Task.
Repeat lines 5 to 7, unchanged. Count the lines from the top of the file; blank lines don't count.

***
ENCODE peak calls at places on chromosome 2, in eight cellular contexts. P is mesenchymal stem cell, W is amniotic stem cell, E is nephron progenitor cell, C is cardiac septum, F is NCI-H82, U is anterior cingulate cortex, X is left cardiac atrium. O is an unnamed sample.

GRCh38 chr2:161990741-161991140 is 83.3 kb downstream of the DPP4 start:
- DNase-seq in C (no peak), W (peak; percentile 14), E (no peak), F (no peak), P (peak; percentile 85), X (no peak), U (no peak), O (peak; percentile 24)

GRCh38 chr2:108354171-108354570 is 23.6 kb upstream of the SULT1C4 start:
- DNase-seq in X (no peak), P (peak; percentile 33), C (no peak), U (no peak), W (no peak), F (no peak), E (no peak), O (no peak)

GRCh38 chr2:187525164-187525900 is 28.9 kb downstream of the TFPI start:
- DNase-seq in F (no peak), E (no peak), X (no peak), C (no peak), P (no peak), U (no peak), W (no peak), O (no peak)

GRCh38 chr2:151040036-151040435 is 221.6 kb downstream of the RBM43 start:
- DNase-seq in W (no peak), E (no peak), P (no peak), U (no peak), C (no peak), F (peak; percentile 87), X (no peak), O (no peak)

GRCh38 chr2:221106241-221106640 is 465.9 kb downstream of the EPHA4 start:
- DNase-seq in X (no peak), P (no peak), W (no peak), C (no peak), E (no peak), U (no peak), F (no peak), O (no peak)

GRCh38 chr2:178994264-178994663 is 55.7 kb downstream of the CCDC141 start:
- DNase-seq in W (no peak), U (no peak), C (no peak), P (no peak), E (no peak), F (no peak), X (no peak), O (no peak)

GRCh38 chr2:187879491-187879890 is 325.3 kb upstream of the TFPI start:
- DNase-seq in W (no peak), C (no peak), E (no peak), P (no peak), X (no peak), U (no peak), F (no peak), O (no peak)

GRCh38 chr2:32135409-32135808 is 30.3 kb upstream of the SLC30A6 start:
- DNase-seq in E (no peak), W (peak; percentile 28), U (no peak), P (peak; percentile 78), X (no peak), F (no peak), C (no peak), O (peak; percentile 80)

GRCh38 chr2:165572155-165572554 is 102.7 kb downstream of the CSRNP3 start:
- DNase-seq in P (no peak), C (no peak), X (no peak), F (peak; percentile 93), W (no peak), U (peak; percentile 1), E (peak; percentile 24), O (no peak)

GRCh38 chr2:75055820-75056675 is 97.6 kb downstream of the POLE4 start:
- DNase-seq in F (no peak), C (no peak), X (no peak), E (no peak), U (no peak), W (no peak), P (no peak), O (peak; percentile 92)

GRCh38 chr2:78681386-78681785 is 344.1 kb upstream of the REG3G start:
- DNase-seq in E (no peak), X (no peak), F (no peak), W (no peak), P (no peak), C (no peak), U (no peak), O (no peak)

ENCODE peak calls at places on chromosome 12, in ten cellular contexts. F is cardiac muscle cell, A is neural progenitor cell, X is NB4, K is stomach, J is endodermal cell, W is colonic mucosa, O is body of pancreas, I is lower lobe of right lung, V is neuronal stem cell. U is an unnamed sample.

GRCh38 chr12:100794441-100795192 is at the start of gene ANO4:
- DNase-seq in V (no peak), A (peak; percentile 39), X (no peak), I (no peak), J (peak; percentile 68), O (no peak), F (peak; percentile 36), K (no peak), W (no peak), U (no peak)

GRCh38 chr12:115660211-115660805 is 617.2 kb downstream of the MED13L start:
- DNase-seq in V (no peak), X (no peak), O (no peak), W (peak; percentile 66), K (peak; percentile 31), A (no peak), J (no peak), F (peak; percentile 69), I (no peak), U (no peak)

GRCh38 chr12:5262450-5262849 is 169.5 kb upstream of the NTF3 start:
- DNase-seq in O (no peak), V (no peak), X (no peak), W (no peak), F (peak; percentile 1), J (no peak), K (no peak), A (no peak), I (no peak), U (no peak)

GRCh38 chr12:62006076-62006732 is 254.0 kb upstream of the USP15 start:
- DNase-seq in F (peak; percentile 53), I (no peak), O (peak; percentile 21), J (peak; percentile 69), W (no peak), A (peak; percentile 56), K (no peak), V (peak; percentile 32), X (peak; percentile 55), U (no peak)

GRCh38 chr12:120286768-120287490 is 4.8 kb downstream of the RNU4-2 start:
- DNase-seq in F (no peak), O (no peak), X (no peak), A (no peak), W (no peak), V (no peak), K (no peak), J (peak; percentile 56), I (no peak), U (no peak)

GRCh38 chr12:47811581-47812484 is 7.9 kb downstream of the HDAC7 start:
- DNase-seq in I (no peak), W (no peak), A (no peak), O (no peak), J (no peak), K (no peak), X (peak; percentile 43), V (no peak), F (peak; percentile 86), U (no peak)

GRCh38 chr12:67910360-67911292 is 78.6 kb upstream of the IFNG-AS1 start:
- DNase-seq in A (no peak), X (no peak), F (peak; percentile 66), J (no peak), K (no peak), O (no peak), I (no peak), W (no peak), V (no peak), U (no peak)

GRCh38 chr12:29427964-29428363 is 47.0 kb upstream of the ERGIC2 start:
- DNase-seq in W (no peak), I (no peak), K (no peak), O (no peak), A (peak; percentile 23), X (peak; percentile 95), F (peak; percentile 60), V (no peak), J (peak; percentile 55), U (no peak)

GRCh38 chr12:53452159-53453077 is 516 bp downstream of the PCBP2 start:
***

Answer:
- DNase-seq in X (no peak), P (peak; percentile 33), C (no peak), U (no peak), W (no peak), F (no peak), E (no peak), O (no peak)

GRCh38 chr2:187525164-187525900 is 28.9 kb downstream of the TFPI start:
- DNase-seq in F (no peak), E (no peak), X (no peak), C (no peak), P (no peak), U (no peak), W (no peak), O (no peak)